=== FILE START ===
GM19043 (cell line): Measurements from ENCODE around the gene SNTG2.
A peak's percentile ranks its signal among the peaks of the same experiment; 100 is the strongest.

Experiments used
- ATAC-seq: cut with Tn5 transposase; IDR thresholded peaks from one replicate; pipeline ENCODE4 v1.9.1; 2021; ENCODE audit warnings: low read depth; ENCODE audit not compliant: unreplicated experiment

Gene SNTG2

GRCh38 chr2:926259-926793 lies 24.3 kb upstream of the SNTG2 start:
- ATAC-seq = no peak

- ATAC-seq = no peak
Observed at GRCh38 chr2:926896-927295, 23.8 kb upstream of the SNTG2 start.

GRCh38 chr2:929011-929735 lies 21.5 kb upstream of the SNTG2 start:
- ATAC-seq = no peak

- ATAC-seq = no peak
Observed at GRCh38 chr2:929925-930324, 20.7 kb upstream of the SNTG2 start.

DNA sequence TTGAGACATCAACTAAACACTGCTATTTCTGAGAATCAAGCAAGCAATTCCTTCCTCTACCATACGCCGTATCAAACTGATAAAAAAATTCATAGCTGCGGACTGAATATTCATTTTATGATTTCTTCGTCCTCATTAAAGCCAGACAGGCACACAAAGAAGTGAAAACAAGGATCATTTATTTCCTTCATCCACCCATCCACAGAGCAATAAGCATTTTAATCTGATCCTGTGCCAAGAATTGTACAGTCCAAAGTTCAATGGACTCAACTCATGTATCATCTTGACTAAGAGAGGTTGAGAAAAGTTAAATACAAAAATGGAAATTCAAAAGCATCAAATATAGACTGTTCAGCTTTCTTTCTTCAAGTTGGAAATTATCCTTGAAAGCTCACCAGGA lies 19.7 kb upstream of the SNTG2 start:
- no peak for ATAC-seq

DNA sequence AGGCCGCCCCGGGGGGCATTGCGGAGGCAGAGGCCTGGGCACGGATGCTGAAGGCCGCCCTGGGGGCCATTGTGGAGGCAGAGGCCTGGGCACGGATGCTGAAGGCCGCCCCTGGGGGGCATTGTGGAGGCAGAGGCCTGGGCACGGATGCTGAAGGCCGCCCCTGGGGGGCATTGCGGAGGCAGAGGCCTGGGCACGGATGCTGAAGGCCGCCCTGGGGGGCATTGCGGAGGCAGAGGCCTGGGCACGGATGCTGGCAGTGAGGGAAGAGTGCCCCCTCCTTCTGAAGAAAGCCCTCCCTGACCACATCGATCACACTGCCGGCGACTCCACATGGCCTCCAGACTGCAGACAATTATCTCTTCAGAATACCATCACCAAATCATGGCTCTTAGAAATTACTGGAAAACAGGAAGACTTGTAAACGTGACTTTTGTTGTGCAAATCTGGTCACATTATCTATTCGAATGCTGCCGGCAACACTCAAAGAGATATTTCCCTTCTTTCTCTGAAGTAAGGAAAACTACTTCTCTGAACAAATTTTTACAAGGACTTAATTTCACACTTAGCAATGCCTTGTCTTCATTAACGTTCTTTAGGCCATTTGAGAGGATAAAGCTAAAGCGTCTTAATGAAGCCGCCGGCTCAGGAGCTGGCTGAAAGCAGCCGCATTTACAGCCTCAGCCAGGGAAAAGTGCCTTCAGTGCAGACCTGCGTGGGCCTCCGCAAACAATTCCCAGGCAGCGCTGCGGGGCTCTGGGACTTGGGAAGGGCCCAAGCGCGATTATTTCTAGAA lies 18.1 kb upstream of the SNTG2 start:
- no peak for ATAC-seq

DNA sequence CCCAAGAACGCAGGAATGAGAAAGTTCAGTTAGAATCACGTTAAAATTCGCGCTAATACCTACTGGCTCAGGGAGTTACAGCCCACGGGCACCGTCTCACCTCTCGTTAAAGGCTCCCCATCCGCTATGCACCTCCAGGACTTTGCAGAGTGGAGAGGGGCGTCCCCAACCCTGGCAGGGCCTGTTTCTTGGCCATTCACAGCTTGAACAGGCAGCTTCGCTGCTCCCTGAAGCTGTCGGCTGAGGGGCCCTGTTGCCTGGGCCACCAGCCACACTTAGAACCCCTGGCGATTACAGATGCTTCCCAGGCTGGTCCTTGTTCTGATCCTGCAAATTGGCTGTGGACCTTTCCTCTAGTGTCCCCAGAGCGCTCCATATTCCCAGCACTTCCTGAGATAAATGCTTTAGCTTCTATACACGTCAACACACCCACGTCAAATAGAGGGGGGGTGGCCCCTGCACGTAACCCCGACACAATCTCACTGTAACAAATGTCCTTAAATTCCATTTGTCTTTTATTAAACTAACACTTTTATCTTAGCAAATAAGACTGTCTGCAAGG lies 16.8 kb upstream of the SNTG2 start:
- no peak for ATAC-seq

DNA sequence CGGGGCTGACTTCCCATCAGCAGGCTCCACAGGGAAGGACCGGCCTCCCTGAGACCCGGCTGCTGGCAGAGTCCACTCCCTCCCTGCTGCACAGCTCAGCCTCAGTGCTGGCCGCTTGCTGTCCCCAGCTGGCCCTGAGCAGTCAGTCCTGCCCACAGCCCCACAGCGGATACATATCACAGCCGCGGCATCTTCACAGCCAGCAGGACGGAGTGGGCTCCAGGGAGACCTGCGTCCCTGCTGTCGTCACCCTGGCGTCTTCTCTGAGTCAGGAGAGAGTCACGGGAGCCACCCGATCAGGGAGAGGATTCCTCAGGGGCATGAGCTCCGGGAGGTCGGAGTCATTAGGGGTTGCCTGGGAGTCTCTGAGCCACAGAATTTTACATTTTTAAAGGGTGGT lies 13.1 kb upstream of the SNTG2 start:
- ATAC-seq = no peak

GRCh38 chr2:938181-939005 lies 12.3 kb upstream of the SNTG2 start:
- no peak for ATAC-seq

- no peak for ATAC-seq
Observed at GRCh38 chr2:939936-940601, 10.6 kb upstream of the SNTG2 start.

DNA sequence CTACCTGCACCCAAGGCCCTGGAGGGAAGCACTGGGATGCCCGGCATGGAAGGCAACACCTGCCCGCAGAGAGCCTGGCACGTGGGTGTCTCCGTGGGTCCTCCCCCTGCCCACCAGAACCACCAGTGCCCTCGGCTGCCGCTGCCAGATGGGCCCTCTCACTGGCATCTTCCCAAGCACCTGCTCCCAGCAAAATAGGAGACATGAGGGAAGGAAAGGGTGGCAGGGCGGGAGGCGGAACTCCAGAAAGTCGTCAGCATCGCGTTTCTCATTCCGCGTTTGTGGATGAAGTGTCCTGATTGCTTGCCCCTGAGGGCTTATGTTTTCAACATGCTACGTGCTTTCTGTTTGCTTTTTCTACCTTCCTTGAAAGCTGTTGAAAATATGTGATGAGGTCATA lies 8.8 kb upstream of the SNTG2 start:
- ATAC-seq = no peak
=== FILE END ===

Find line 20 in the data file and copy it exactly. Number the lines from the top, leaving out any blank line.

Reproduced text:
DNA sequence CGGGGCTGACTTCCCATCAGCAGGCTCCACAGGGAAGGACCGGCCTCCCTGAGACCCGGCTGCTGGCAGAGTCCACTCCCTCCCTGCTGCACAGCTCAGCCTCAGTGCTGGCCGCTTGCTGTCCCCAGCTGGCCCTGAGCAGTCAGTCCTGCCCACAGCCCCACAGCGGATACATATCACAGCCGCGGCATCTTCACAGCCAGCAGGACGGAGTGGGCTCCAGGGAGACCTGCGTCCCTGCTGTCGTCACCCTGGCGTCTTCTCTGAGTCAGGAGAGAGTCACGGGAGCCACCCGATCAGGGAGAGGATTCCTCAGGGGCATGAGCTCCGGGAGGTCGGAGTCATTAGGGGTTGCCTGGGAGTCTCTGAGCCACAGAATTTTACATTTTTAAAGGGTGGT lies 13.1 kb upstream of the SNTG2 start: